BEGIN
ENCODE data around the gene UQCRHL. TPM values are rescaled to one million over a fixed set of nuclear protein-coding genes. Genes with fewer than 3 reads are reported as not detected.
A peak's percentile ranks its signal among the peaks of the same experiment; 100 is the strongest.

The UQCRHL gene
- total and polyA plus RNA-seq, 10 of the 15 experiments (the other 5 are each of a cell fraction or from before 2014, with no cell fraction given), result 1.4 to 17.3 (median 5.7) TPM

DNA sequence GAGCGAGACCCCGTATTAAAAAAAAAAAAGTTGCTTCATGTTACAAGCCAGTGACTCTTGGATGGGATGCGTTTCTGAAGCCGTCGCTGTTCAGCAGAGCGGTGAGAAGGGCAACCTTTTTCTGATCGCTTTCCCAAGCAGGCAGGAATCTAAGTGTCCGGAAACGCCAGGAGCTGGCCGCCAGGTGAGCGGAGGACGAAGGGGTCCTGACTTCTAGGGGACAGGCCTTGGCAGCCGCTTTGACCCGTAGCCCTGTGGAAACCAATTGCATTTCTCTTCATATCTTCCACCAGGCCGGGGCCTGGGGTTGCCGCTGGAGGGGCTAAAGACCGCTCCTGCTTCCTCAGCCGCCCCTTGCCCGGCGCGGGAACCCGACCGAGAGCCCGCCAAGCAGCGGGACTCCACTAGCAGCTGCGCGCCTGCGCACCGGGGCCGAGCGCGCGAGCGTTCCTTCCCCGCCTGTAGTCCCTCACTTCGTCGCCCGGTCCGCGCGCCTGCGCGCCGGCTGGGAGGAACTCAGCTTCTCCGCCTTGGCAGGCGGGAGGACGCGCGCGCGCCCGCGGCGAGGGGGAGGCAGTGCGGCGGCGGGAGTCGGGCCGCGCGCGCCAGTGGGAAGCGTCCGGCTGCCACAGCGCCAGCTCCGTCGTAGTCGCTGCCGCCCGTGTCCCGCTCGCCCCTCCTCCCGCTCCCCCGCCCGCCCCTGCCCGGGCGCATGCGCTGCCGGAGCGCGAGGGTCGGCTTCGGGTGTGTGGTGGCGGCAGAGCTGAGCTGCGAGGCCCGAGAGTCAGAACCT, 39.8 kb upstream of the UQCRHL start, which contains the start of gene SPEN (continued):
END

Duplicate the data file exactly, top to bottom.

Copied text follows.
ENCODE data around the gene UQCRHL. TPM values are rescaled to one million over a fixed set of nuclear protein-coding genes. Genes with fewer than 3 reads are reported as not detected.
A peak's percentile ranks its signal among the peaks of the same experiment; 100 is the strongest.

The UQCRHL gene
- total and polyA plus RNA-seq, 10 of the 15 experiments (the other 5 are each of a cell fraction or from before 2014, with no cell fraction given), result 1.4 to 17.3 (median 5.7) TPM

DNA sequence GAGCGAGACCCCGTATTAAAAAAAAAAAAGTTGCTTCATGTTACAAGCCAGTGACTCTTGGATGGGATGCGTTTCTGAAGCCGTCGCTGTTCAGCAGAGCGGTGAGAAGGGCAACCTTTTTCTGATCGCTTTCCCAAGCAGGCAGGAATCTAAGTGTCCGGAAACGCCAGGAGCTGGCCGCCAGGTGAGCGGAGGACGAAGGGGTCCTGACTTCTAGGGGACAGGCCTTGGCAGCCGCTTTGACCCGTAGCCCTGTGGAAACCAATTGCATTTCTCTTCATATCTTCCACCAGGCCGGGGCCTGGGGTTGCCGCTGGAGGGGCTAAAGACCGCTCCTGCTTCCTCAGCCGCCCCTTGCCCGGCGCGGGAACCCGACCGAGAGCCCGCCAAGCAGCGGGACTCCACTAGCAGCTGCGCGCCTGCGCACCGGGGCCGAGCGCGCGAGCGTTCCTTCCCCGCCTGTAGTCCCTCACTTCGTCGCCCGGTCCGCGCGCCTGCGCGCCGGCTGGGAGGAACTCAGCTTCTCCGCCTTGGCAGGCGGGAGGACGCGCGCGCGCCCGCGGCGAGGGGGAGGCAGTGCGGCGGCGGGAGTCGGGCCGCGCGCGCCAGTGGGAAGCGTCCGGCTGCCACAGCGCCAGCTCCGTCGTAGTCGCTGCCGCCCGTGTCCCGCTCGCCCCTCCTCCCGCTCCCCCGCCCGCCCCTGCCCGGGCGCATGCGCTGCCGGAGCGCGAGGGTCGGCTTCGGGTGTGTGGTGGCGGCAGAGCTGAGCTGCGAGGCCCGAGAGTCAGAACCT, 39.8 kb upstream of the UQCRHL start, which contains the start of gene SPEN (continued):